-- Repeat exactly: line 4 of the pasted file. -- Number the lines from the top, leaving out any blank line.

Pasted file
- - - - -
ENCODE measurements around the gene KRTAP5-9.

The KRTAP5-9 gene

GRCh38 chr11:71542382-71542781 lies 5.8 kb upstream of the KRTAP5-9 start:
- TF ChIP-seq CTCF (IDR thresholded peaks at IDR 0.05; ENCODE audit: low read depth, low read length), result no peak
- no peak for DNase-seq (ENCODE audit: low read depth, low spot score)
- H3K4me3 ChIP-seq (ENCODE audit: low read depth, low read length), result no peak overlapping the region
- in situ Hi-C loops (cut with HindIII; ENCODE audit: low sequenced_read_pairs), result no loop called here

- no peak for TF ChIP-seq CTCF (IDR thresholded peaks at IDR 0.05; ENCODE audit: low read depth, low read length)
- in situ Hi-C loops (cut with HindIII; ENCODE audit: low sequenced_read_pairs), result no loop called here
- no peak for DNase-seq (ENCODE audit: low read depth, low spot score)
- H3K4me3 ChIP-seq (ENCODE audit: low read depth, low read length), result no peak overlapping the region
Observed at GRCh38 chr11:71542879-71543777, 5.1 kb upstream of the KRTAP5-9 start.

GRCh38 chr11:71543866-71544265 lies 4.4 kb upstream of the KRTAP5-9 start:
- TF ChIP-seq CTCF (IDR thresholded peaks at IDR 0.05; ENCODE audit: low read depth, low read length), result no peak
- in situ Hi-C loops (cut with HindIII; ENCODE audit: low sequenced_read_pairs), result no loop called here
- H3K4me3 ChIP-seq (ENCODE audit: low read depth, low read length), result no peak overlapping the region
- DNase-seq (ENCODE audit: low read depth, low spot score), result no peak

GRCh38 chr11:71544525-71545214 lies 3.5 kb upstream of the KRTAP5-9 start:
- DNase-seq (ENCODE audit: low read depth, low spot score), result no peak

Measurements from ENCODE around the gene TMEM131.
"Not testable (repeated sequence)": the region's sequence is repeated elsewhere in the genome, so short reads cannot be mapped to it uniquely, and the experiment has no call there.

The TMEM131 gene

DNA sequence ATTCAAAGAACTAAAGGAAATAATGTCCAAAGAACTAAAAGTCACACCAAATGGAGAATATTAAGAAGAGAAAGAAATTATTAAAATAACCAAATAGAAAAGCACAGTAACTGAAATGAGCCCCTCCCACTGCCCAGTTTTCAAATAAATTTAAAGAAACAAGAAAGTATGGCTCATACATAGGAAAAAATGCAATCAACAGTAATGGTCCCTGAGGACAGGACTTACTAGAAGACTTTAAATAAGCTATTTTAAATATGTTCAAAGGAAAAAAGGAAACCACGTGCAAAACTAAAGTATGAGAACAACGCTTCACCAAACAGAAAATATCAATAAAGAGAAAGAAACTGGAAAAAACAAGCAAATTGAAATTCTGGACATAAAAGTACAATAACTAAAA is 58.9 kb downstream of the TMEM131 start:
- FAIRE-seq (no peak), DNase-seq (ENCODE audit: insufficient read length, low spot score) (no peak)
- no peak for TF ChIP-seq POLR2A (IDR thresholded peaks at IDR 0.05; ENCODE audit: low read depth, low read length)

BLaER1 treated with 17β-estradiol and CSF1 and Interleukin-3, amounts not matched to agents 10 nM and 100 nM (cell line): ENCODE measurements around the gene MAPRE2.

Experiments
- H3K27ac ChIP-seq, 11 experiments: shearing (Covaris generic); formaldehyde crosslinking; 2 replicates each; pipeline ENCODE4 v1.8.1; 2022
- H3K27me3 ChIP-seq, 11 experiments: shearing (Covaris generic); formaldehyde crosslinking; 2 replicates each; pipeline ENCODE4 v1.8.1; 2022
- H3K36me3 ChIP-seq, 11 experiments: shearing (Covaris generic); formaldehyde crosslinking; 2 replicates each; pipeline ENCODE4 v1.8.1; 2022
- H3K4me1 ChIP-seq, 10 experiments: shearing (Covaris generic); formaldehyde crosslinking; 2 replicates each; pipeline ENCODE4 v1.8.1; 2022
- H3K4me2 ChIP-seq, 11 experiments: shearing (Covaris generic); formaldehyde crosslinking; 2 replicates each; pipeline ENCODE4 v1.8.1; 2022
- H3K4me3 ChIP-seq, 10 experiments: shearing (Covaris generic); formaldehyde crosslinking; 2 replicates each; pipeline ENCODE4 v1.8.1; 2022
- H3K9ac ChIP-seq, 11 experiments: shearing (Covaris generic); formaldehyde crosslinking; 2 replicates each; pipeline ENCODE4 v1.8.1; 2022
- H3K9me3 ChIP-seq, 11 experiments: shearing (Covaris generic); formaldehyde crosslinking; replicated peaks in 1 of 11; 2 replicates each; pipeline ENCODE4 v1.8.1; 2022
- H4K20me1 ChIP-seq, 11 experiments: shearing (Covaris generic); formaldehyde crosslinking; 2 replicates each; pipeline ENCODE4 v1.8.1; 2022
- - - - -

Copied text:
- TF ChIP-seq CTCF (IDR thresholded peaks at IDR 0.05; ENCODE audit: low read depth, low read length), result no peak